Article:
How to Attract Butterflies to Your Garden
Set Out Water Sources
In nature, butterflies sip moisture from mud puddles. In the garden, chipped china saucers and platters placed here and there create pretty water sources. Large stones provide sunny perches for the fliers to warm their wings.
Include Host Plants for Caterpillars
Purple flowers, such as butterfly bush and salvia, readily attract butterflies to stop in for a drink, even in a potted garden. Yellow (marigold, goldenrod, coreopsis) is another favorite. Butterflies will just as quickly investigate a purple stake or yellow sculpture, then be drawn to nearby nectar-filled blooms.
Flower Size Matters Too
Choose Native Plants Whenever Possible
Natives include the wildflowers flourishing along mountain streams, shrubs basking in the dappled light at the edge of a woodland, tall perennial flowers, and grasses deeply rooted in prairie soil. All of these and many more natives can adapt gracefully to similar conditions in a cultivated place. Start with plugs of Liatris, milkweed (Asclepias), and Echinacea to plant swaths of perennials for a meadow effect. If you have trouble finding a desired host plant such as pipevine, ask your local nursery to order it or find an online source.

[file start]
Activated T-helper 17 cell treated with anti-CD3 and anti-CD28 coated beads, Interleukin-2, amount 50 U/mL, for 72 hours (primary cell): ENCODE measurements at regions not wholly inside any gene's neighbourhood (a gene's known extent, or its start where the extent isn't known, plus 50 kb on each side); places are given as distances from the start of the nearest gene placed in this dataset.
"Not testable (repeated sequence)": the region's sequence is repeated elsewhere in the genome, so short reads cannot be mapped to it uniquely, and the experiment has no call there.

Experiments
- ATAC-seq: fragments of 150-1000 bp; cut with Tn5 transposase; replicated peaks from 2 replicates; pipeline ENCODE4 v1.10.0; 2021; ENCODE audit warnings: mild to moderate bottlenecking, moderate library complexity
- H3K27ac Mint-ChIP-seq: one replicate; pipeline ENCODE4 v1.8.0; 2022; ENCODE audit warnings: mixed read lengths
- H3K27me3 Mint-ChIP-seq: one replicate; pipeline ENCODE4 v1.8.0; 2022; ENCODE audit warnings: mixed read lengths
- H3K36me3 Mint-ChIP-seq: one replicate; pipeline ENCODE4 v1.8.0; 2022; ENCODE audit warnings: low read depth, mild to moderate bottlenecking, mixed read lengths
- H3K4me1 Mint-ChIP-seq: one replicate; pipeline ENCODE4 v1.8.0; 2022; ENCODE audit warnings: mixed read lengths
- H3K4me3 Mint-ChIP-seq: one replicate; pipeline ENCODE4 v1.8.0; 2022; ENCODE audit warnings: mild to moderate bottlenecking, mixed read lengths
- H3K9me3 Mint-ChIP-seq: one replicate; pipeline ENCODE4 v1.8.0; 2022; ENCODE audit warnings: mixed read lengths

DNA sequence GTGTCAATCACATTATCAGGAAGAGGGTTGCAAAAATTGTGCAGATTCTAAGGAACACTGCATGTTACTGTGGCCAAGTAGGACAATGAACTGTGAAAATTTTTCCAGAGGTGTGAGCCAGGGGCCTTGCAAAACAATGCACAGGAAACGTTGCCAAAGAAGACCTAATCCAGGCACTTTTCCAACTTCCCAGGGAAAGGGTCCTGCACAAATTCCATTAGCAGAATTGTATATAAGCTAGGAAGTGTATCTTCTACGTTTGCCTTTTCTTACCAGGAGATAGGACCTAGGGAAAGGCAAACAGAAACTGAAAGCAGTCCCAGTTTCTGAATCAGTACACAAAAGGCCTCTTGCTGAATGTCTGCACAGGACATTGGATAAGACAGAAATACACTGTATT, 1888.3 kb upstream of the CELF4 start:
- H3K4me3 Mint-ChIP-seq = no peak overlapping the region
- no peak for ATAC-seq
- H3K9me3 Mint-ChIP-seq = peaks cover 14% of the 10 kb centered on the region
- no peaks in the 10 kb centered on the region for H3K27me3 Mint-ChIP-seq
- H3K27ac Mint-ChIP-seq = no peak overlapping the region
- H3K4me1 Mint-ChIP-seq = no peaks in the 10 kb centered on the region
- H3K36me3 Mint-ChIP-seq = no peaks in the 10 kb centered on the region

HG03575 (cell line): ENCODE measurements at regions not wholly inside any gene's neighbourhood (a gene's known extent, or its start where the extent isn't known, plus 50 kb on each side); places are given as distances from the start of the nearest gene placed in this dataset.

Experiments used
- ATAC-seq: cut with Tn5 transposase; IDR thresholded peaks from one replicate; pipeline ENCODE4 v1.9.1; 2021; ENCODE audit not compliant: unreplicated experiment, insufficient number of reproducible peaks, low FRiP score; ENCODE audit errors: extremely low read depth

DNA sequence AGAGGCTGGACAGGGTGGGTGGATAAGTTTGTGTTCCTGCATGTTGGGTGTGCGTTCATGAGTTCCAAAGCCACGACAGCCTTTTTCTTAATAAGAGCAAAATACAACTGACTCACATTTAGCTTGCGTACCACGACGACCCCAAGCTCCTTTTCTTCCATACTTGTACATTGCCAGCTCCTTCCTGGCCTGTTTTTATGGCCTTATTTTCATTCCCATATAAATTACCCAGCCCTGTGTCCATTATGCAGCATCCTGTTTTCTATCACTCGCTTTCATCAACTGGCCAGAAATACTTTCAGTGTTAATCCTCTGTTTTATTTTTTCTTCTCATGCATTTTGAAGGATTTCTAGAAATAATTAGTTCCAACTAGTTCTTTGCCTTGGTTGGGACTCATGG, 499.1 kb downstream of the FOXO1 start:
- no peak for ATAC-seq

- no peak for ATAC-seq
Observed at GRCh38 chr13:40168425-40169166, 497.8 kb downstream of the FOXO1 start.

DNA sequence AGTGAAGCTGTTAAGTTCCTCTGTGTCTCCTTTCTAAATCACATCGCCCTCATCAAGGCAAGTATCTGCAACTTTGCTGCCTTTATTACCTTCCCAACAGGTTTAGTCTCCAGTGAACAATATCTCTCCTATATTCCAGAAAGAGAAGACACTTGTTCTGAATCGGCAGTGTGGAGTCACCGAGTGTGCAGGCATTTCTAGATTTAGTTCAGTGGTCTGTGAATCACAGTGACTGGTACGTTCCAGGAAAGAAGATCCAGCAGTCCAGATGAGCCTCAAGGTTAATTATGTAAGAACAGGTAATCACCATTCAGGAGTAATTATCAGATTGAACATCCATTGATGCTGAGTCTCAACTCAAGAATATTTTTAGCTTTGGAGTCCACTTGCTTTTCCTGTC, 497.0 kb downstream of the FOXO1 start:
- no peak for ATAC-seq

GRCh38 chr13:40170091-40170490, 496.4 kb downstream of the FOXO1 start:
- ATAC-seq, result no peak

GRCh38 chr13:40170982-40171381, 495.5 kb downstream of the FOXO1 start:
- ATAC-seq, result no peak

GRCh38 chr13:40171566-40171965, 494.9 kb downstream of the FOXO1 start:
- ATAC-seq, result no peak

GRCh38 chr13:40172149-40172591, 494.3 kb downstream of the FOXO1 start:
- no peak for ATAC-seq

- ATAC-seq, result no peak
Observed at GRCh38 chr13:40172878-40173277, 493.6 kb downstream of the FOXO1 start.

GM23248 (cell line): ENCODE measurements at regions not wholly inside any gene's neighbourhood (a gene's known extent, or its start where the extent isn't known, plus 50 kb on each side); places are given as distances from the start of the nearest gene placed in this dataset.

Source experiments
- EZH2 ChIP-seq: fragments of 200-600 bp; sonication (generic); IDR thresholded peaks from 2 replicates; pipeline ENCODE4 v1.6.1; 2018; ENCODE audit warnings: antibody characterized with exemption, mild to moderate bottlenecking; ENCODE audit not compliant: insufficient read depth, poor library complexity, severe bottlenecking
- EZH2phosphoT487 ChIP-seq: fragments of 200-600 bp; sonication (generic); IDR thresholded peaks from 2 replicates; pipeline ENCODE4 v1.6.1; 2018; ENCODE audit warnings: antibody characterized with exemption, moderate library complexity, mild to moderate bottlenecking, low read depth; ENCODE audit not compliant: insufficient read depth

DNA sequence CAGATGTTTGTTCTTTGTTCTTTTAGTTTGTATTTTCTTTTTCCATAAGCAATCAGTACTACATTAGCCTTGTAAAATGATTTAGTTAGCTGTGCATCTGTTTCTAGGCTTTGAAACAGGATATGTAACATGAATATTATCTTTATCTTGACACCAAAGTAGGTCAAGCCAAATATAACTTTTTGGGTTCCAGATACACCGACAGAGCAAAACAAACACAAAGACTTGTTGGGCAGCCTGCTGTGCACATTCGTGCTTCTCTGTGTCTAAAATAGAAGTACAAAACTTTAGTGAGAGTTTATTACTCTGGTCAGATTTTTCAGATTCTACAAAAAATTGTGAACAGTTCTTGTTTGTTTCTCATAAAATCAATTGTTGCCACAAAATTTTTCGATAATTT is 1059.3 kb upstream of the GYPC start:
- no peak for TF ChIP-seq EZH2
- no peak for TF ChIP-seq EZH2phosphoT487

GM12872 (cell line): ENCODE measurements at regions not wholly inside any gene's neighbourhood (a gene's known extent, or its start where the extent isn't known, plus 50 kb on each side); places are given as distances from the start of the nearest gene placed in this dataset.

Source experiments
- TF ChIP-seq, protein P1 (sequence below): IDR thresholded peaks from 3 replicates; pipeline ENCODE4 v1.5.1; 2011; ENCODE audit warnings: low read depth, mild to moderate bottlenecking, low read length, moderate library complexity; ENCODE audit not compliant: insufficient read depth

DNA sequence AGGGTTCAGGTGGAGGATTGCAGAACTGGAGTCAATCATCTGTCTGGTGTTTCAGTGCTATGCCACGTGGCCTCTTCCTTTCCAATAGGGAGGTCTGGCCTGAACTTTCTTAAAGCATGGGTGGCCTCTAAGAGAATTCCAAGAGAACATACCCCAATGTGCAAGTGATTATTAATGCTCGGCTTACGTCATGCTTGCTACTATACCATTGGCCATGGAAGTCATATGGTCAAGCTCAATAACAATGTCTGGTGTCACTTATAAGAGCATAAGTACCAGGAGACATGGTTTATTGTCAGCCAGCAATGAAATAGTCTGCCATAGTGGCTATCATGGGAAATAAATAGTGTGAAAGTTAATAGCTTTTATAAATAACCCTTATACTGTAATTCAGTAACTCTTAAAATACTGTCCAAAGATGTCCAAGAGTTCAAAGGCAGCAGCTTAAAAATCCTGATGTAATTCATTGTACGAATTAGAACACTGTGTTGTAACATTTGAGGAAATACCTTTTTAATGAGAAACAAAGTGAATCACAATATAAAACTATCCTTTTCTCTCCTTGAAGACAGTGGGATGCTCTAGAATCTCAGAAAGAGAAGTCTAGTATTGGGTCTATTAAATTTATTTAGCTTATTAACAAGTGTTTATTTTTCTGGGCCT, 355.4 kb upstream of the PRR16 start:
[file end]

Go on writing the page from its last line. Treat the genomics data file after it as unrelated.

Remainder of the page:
Give 'Em Shelter
Butterflies have a hard time flying when it is windy, so site a garden near a wall or other protected place. Border gardens are a great place to start attracting butterflies. Combine plants of various heights (blanket flower, Shasta daisy, coneflower, black-eyed Susan) that will support each other and offer more stable places for butterflies to land.
Plant Color In Clumps
Avoid Using Chemicals
There is no place for pesticides and herbicides in a butterfly garden. Butterflies are insects and susceptible to toxic effects of chemicals. Opt for all-natural pest repellents.
Be a Lazy Gardener
Hold off on fall cleanup of annuals and perennials until spring. Some butterfly chrysalises overwinter in the garden among the foliage. Also, loosen your
view on tidiness and weeds. What many gardeners consider weeds are actually caterpillar host plants.